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CPP Official Quits District Post to Secure Commune Seat for Ruling Party


CPP and CRNP party banners in Kdol Senchey commune of Teuk Phos district, Kampong Cham, Cambodia. (Sun Narin/VOA Khmer)

Kdol Senchey is a new commune, it has five council seats, where six parties will compete for votes from about 3,000 constituents.

In a country known for its political patronage networks, volunteering for a demotion is rare. But Moeung Visalsok, 46, a ruling Cambodian People’s Party district council member in Kampong Chhnang province, is doing just that.

He says he will shortly leave his post to contest the Kdol Snechey commune constituency in a bid to stop the swing seat going to the opposition Cambodia National Rescue Party, which is fielding a popular, yet inexperienced local candidate.

Visalsok says he wants to play off of his reputation in the area as a trustworthy politician to ensure the commune does not elect an opposition candidate at the polls on June 4.

“If I don’t stand, I am afraid that the party will not win. I am afraid, that is why I stand,” he said. “I think that if I am still the district council, I can’t help people directly. If am here, I will be truly able to help people,” he added.

He says the current commune chief, Kong Sam Im, has gained a bad reputation and would jeopardize the CPP’s chances if he stood again. “I see that the current commune chief does not lead very well. I always keep in mind that if the commune chief leads well already, I won’t stand,” he said.

Kdol Senchey is a new commune, having only been created last year when the neighboring Kraing Skea commune was divided. It has five council seats, where six parties will compete for votes from about 3,000 constituents.

Moeng Visalsok, 46, is a ruling Cambodian People’s Party district council member in Kampong Chhnang province, Cambodia, Tuesday April 11, 2017. (Sun Narin/VOA Khmer)
Moeng Visalsok, 46, is a ruling Cambodian People’s Party district council member in Kampong Chhnang province, Cambodia, Tuesday April 11, 2017. (Sun Narin/VOA Khmer)

Visalsok claims to have spent nearly eight years as a councilor working to improve the lives of the poor and disadvantaged. He says he helped build schools, pagodas and hospitals, which increased his popularity among locals.

He has pledged that if he is elected, he will donate some of his $220 monthly salary “to help the poor” as his wife runs a successful grocery business.

“My wife can support me ... she can pay for my gasoline,” he said, adding that he would seek to rebuild roads, irrigation systems and increase tourism if elected.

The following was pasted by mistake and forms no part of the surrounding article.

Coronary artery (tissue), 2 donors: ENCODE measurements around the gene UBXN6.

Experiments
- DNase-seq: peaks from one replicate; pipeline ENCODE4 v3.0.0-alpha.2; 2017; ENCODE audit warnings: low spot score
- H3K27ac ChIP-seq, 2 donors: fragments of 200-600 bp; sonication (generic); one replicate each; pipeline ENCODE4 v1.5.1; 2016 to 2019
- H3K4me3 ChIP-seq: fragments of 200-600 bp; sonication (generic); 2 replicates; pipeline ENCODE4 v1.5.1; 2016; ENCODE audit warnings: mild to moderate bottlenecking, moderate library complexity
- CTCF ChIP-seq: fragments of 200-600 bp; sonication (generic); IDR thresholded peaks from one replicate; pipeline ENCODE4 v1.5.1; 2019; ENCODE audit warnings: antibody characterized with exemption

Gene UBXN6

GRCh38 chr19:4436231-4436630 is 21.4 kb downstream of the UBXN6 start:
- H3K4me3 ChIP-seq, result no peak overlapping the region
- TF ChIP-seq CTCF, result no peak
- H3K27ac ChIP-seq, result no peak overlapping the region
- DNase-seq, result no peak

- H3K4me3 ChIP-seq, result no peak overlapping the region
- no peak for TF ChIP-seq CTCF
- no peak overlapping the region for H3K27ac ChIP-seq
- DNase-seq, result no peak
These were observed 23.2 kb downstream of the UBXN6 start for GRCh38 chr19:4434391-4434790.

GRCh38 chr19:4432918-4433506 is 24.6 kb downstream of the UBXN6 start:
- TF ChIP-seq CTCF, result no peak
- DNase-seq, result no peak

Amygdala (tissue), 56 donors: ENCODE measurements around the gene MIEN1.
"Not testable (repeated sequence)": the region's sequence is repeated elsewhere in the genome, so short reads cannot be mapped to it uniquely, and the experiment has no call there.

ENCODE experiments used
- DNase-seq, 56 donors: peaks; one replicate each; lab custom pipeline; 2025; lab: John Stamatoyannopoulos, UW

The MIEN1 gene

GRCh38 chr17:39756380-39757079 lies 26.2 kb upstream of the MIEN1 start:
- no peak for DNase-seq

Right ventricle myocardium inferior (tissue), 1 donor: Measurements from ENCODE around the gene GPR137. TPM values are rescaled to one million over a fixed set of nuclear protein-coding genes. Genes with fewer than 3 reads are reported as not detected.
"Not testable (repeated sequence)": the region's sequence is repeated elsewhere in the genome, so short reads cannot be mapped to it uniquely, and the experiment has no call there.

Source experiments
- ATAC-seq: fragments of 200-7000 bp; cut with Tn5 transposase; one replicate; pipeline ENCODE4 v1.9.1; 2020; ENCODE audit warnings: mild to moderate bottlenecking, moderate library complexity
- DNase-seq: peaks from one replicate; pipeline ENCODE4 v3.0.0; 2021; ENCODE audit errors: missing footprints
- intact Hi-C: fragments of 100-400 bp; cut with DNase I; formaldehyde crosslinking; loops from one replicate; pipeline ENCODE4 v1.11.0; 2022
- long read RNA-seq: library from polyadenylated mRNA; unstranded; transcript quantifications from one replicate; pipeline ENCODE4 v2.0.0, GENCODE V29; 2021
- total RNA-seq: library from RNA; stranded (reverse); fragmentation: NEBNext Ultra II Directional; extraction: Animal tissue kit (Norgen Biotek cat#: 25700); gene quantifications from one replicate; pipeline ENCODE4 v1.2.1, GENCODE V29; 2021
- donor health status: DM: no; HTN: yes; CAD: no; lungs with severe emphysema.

However, Chhoeun Khim, 47, the opposition candidate, said locals were tired of broken promises from the ruling party, which he said was widely seen as corrupt, adding that people “need a change” of “the whole government and commune chiefs”.

He said people were likely to vote in increasing numbers for the CNRP following its pledge to increase communes’ annual budgets to $500,000. “I promise that I will be a good commune chief who serves the people first and will not be involved in corruption,” he added.

“The CPP candidate is richer than me and he is also in the district council. I am not worried since I have the will and intention to truly serve people. If I win, I will not commit corruption and take any money from people,” he said.

Khim’s policy platform includes increased health care services, natural resources protection and a focus on combating crime.

Chhoeun Khim, 47, a CNRP commune chief candidate, will compete for Kdol Senchey commune chief at the polls on Sunday June 4, 2017. (Sun Narin/VOA Khmer)
Chhoeun Khim, 47, a CNRP commune chief candidate, will compete for Kdol Senchey commune chief at the polls on Sunday June 4, 2017. (Sun Narin/VOA Khmer)

But it appears Visalsok’s strategy of heading off a CPP route at the ballot box may be working. Many in the commune who spoke to VOA Khmer were unfamiliar with Khim, saying they would vote for Visalsok as they recognized him from his duties in the district council.

Ourm Sina, 28, a street food seller, said while she wanted to change the commune chief and would not have supported Sam Im running for another term, she would be voting for Visalsok.

“Most of the people in this commune will vote for the CPP. I have wanted change for a long time,” she said.

Another villager, Lout Noeuy, 65, said she would also vote for Visalsok as he had personally provided rice and other support to her and her friends in the past.

“He is good at his work because he always helps poor people. So I have to vote for him.”

Many blame the incumbent, Sam Im, for their woes. He admitted that his time in office had had both “good and bad points”.

“I am not perfect. I have loopholes,” he said, but blamed low funding for a lack of progress during his tenure.

Khim does have support in the commune’s downtown areas, however, where Thai Channy, 37, says she will lend him her vote if he can rebuild the area’s crumbling infrastructure.

“He [Khim] helps people and never mistreats anyone. I will definitely vote for him,” she says.

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